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Much-Improved Tottenham Ultimately Undone by Lack of Quality Against Arsenal

LONDON, ENGLAND - MARCH 16:  Kieran Gibbs of Arsenal and Younes Kaboul of Tottenham Hotspur battle for the ball during the Barclays Premier League match between Tottenham Hotspur and Arsenal at White Hart Lane on March 16, 2014 in London, England.  (Photo by Paul Gilham/Getty Images)
Paul Gilham/Getty Images
Thomas CooperFeatured Columnist IVJune 2, 2016

Tottenham Hotspur needed a reaction against Arsenal after the disappointments of the previous week.

Performance wise, Tottenham were much improved from the second-half capitulation against Chelsea, as well as the lethargic Europa League loss to Benfica on Thursday (not to mention their previous North London derby losses this season).

Matt Dunham/Associated Press/Associated Press

The result was not to the White Hart Lane faithful's liking, however. Tomas Rosicky's second-minute goal handed Arsenal a 1-0 win, which means a lot needs to go the fifth-place Spurs' way for them to finish in the top four this season.

The defining theme of their 2013-14 campaign was confirmed here. Spurs are better than most in the Premier League. Unfortunately, they are some way short of the four teams that sit above them in the table.

Convoluted as the reasons for that inferiority are, in its simplest terms, it can be boiled down to a couple of main on-field factors over the course of the year: an absent cutting edge in front of goal and avoidable, often silly, defensive mistakes.

The Gunners' winner was not as wretched a goal to concede as some that went past Hugo Lloris in the preceding seven days. It was stoppable, though, and the timing ultimately costly.

Christian Eriksen either ignored or missed Danny Rose's run down the left flank. Instead, he looked inside to a more crowded area and Spurs were swiftly dispossessed.

Arsenal hit on the counter-attack, working their way into the space left by Rose's foray forward. (The left-back hardly busted a gut to get back either.) Rosicky and Alex Oxlade-Chamberlain combined, and when the latter appeared to have blown it, the Czech Republic international was on hand to fire a screamer past Jan Vertonghen's attempted block and the desperate dive of Lloris.

Down the other end, Spurs play entering the final third was as efficient and imaginative as it had been since the Europa League win against Dnipro. Compared to the six shots mustered each against Chelsea and Benfica, the 17 launched at Sunday's opponents was a testament to a better attacking showing. Still, that only two were on target says something about the absent quality here.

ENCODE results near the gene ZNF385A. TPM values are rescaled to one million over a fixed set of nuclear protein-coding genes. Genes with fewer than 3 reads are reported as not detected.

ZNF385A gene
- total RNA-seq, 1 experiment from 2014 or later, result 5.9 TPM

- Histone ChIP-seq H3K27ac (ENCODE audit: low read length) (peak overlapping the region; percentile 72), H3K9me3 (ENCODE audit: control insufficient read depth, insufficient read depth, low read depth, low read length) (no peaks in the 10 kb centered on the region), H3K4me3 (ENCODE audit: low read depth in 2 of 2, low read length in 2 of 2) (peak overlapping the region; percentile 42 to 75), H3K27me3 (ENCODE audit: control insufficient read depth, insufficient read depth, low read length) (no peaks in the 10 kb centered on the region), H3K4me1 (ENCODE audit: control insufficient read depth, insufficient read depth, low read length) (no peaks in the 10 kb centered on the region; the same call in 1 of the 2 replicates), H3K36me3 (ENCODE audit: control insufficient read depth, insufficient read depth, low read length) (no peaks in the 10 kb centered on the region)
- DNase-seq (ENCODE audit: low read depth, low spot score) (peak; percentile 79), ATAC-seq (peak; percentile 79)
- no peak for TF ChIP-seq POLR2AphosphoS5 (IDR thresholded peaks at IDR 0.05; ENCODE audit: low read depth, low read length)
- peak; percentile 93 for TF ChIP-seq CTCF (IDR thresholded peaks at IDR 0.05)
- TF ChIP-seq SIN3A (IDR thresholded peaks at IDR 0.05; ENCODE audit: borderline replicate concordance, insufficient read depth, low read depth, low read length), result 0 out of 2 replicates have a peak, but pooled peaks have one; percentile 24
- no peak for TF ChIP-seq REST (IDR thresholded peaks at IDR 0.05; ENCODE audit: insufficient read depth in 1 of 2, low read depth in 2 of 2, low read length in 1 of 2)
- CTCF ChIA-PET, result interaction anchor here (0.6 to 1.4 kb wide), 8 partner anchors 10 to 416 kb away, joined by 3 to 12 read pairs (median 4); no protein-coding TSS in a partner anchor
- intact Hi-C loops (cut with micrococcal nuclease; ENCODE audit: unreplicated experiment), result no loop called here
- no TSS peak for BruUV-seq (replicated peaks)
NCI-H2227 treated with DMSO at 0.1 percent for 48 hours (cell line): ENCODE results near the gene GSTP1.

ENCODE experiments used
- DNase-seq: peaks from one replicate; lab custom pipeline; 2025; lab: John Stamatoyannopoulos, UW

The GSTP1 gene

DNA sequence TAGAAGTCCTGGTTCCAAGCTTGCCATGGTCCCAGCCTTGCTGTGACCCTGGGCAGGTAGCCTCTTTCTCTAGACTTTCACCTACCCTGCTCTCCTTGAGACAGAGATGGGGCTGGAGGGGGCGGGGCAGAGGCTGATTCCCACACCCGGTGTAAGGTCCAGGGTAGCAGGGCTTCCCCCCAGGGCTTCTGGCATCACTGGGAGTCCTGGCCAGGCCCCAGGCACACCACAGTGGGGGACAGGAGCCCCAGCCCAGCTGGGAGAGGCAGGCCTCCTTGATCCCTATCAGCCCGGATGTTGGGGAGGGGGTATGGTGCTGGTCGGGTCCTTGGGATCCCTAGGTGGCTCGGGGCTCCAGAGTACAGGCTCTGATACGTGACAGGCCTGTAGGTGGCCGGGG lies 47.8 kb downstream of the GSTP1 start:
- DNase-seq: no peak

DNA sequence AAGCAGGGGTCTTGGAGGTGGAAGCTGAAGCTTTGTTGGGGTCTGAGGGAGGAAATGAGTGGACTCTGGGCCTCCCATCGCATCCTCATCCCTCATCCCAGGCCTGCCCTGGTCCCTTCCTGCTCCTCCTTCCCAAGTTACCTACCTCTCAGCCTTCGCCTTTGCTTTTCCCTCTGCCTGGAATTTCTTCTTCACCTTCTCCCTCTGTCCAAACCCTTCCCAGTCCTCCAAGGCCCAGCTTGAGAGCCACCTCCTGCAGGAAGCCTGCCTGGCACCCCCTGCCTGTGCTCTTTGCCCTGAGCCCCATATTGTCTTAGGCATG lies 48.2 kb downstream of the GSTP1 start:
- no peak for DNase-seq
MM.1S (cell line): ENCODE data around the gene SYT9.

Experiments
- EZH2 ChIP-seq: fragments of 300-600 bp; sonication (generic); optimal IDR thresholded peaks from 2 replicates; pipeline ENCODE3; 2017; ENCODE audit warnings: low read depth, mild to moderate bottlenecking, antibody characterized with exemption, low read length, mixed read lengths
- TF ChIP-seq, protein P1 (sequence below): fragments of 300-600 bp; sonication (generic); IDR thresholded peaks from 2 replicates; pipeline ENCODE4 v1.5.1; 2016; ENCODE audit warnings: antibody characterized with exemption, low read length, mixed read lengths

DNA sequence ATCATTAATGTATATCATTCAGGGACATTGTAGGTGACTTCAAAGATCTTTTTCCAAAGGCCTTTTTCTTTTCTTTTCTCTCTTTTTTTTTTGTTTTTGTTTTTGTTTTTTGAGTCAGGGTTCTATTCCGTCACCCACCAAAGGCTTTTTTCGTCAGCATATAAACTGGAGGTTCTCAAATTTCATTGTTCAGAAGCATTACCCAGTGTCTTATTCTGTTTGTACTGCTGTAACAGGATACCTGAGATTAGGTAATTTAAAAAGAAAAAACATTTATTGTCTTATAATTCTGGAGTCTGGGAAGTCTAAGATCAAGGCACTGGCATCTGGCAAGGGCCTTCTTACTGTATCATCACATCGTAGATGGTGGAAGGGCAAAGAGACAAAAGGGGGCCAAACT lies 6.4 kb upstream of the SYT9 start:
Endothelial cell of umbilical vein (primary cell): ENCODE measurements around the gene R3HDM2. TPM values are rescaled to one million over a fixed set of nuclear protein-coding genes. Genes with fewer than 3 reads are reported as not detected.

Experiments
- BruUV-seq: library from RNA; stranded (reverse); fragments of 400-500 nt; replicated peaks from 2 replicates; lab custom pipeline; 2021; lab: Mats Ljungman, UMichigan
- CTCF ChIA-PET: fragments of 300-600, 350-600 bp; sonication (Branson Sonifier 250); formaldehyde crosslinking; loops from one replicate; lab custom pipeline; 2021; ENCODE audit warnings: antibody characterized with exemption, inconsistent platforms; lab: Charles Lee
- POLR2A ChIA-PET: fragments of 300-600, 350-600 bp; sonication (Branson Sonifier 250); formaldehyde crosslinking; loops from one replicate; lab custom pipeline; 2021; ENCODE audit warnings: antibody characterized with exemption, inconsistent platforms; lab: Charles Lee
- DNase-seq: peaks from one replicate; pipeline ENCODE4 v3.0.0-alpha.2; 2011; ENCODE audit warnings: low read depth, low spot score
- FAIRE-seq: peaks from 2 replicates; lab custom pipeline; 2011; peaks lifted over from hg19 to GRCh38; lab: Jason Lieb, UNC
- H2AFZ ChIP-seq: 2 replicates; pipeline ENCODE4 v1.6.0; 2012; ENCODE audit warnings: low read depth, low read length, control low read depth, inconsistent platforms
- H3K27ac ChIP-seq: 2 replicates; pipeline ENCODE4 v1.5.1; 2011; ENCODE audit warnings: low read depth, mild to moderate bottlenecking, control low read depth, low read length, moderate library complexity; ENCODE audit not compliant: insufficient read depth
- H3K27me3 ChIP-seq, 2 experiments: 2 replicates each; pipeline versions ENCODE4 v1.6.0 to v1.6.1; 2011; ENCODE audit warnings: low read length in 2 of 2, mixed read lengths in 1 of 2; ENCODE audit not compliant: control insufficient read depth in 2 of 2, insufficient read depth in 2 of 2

The job done by Arsenal's defence—particularly centre-back pair Laurent Koscielny and Per Mertesacker—in stopping Spurs should not be underplayed. They were resolute throughout, with the following statistic demonstrating the effectiveness of their work:

Some notably bright performances at both ends at least gives manager Tim Sherwood something to work with as his side seek to conclude the campaign positively.

Thursday night's somnambulist, stand-in skipper Younes Kaboul, was wide awake here, and his performance the better for it. As tallied by Squawka, he won four of his six headed duels, and he cleared tidily and promptly.

Matt Dunham/Associated Press

After Lukas Podolski brushed him aside in one first-half tussle, the Frenchman was wise and alert to stop the German next time he threatened to break behind Kyle Naughton 10 minutes after the interval.

The right-back has been one of Spurs' better defensive performers of late, and he was so here. At various points throughout the game, he stopped Kieran Gibbs, Olivier Giroud and Santi Cazorla all from cutting in from their left.

Since his timid showing against Norwich City, Naughton has been more aggressive going forward too. Only two of his seven crosses reached their target, but his deliveries were chief among Spurs' better ones.

Sherwood brought Nacer Chadli and Andros Townsend into his team, and both responded well, with the latter looking his best since late autumn.

With Chadli operating predominantly centrally and Townsend wide right, Arsenal struggled to keep tabs on the pair's incisive and purposeful dribbling in the middle third. Chadli had Spurs' best chance too, pouncing on Wojciech Szczesny's dropped ball but then fired straight at Koscielny after he tried to deceive a clearer opening.

LONDON, ENGLAND - MARCH 16:  Laurent Koscielny of Arsenal blocks the effort from Nabil Bentaleb of Tottenham Hotspur during the Barclays Premier League match between Tottenham Hotspur and Arsenal at White Hart Lane on March 16, 2014 in London, England.  (
Paul Gilham/Getty Images

Closing in on goal, the statistics do not reflect kindly on Townsend either, but this was again partly testament to good defending in stopping his crosses. His greater decisiveness fashioning crossing opportunities is something he can work on, though.

A little refinement from the England winger and Chadli in this department would go a long way for Spurs. But their endeavour—along with that of the similarly urgent Emmanuel Adebayor—invigorated an attack that looked limp of late.

Following Sherwood's widely reported disgust at his team last week, the Tottenham boss was rightly pleased with the improvement back at the Lane:

Yet, as Sherwood also noted on his club's official Twitter page, "Unfortunately, we couldn't get that breakthrough."

That, in essence, is the story of Spurs season, and that's why—despite there being some reason for encouragement in the manager's mind—they will likely not be playing in the Champions League next season.


Statistics courtesy of Squawka and BBC Sport

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